LANDOVER, Md. (AP)—First-and-goal at the 1. Fifty-eight seconds left in the game. A defense that had stunk up the NFL for two weeks was on the verge of blowing the game.
What was it like in the New York Giants defensive huddle?
“If I put you in that huddle, your ears might bleed,” defensive tackle Barry Cofield said. “At that point, it’s not about technique, it’s not about the call, it’s all about getting fired up and realizing what’s at stake. We just came off the ball and did what we had to do.”
Four plays later, the defense ran off the field celebrating a 24-17 victory over the Washington Redskins, a had-to-have win Sunday that kept the Giants from sinking into a deep hole in the NFC East.
“Amazing way to win a game,” quarterback Eli Manning said. “Give a lot of credit to our defense for hanging in tough. To get a goal line stand to win a game, you can’t beat that.”
The Giants (1-2) trailed 17-3 at halftime, giving them 10 quarters in a row of going-nowhere football to start the season. In the second half, however, a defense that had allowed 80 points in the first two games shut out Washington and allowed only 81 total yards.
Meanwhile, the offense found a way to master third-and-long against a Redskins defense that had allowed only one touchdown all season. The Giants converted seven straight third downs—all but one of them was third-and-5 or longer—to put together three touchdown drives.
Plaxico Burress, who had three drops and no catches in the first half, had five receptions for 86 yards in the second. The ankle injury that caused him to miss two practices last week didn’t seem to affect him on the game-winning score — a 33-yard catch-and-run in which he received the ball in the left flat and sidestepped Carlos Rogers before dashing to the end zone with 5:32 to play.
“I gave him one of those old backyard Virginia Beach moves, and he fell for it,” Burress said. “I just had to keep fighting. I’ve never played like that in the first half. If we would have lost that game, I would have felt horrible.”
The loss deflated the Redskins (2-1), whose two close wins against middling opposition had the team feeling primed for a surprise season as a playoff contender. Naturally, most of the talk in the locker room centered on the final sequence.
After a 20-yard pass to Antwaan Randle El, Jason Campbell spiked the ball on first-and-goal at the 1. Coach Joe Gibbs said he called for the spike because there were no timeouts remaining, and he wanted to get in the jumbo, goal-line package.
But on second down, the pass went in the flat to fullback Mike Sellers, who dropped the ball and probably wouldn’t have scored anyway. With leading rusher Clinton Portis on the sideline, Ladell Betts was stopped on near-identical running plays on third and fourth downs.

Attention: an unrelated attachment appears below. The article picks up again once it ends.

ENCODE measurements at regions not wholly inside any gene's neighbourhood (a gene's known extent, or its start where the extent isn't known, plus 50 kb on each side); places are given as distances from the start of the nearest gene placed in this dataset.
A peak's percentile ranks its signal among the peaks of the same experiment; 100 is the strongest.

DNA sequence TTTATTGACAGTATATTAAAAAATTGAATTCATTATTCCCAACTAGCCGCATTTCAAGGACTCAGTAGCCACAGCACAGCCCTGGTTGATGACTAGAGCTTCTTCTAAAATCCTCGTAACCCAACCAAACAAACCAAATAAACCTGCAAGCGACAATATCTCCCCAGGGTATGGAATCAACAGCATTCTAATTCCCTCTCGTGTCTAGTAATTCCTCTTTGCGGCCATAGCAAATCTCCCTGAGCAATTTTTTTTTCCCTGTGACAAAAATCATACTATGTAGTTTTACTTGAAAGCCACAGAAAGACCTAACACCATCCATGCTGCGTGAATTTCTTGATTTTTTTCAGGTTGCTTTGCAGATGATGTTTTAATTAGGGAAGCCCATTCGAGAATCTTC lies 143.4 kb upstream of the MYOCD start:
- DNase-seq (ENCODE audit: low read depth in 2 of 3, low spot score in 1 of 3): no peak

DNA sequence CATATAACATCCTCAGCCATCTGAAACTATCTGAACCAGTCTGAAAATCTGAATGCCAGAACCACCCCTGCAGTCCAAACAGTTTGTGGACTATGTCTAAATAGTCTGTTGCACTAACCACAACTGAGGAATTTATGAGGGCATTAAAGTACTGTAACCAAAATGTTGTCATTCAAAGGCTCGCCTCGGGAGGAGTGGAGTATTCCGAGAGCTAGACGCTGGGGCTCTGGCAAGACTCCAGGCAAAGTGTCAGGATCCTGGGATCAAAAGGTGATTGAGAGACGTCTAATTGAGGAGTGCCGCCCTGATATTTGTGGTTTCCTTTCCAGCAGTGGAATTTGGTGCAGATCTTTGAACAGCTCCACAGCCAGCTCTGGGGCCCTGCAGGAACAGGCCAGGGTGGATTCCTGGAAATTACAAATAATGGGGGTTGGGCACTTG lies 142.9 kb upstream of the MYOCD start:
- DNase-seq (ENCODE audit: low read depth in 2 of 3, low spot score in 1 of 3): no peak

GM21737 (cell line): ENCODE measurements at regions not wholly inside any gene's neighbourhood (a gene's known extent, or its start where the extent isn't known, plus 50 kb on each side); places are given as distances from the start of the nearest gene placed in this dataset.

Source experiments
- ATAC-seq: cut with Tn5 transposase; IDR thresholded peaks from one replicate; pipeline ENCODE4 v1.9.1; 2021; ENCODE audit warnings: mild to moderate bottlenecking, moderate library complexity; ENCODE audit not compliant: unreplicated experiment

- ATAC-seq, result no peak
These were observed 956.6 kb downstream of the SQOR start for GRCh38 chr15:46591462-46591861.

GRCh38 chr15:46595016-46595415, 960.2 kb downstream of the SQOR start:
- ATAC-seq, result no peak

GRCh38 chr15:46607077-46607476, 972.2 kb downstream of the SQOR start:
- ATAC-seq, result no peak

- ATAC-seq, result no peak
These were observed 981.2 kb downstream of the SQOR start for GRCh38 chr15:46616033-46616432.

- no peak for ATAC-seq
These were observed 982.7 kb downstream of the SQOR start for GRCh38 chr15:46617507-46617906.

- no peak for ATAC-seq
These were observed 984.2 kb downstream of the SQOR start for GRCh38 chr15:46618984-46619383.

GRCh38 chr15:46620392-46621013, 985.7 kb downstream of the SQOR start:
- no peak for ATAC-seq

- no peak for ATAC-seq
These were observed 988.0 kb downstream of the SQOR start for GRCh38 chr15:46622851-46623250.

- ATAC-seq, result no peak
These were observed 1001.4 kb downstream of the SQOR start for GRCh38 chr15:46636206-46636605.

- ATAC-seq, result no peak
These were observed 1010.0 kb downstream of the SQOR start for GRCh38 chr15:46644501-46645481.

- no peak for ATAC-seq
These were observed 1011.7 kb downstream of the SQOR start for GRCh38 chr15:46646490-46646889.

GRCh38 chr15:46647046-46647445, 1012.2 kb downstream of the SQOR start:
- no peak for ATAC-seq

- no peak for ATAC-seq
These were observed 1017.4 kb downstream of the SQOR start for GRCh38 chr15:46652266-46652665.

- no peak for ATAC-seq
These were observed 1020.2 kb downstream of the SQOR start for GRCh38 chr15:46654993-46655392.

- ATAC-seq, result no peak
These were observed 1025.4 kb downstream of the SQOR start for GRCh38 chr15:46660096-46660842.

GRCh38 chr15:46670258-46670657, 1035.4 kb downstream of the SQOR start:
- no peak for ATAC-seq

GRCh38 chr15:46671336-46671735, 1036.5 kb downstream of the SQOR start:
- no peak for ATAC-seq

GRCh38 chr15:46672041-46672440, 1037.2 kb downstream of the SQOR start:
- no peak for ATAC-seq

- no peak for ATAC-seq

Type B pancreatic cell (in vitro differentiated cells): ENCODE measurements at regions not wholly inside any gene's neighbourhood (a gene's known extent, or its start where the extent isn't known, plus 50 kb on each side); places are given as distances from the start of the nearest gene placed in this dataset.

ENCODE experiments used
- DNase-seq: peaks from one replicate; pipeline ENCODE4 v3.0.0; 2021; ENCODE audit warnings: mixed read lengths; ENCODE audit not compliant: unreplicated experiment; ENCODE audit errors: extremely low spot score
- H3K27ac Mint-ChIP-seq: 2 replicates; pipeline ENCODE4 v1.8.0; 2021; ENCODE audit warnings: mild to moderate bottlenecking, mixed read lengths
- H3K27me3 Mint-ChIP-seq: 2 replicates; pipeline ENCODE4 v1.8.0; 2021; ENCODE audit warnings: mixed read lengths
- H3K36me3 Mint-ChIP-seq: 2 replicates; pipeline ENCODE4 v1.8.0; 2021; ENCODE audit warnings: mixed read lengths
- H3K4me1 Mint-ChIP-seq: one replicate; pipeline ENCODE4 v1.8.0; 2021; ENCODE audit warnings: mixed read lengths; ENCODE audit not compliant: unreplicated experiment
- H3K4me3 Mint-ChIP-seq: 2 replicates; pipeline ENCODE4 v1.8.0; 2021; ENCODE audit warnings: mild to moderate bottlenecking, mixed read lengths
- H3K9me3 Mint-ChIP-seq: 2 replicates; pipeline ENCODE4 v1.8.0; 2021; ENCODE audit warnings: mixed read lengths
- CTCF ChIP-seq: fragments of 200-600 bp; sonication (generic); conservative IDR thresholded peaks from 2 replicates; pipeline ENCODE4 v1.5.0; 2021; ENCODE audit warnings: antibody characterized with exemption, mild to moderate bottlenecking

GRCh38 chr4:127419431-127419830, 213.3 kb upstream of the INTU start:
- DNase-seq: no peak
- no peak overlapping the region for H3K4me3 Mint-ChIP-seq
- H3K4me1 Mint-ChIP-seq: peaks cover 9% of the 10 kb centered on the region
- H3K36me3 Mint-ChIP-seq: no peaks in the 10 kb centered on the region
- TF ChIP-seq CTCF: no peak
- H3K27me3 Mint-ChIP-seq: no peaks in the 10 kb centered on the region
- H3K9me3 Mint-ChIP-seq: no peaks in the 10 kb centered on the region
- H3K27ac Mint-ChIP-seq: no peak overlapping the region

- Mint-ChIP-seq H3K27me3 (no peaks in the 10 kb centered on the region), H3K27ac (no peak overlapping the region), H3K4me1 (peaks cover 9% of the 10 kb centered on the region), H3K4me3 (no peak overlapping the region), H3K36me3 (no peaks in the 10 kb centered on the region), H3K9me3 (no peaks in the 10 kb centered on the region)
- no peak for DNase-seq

Gibbs said he told Campbell the plays to run, indicating that Gibbs apparently had taken over the play-calling duties usually held by assistant coach Al Saunders. Later, Gibbs clarified his remarks, saying he was just reinforcing the plays called by Saunders to the young quarterback.
“We feel like either one of our backs are capable of being in there,” Gibbs said. “And on that particular drive, it was Ladell who was in there.”
Betts was tackled for a 2-yard loss on fourth down.
“It’s probably going to be hard for me to go to sleep tonight when I think about it over and over,” Betts said.
Manning completed 21 of 36 passes for 232 yards with one touchdown and two interceptions. Derrick Ward ran for 94 yards on 26 carries and had six catches for 26 yards. Reuben Droughns had a pair of 1-yard TD runs—New York’s first rushing touchdowns of the season—and Mathias Kiwanuka’s pair of sacks doubled the defense’s output for the year.
The Redskins scored in the first half on Clinton Portis’ 1-yard run and Chris Cooley’s 8-yard touchdown catch. Washington lost despite getting three takeaways, one-fourth of their total from all of last season, but both offense and defense fell apart in the second half.
The Giants opened the third quarter with a touchdown drive in which they converted third-and-6, third-and-7 and third-and-8. Another TD drive had conversions on third-and-6 and third-and-5. The third-and-5 was a 6-yard run by Ward, who initially was ruled to have fumbled the ball before a replay challenge verified that his left elbow hit the ground before the ball came loose. New York’s winning score was set up by a Redskins fumble, a bad exchanges on a handoff to Portis.
But the game wasn’t over until the final fourth-and-1.
“Just the jubilation you feel when you’re running off the field after making a big stop like that, in the division, on the road,” Cofield said. “I’ll never forget it.”
Jeremy Shockey (five catches, 79 yards) set the Giants career record for catches by a tight end, moving ahead of Bob Tucker. … Washington WR Santana Moss strained his groin in the fourth quarter. … The attendance of 90,803 set a record for FedEx Field, the NFL’s largest stadium. … The Redskins looked more like the Green Bay Packers in their 1970-71 throwback uniforms, complete with bright yellow pants.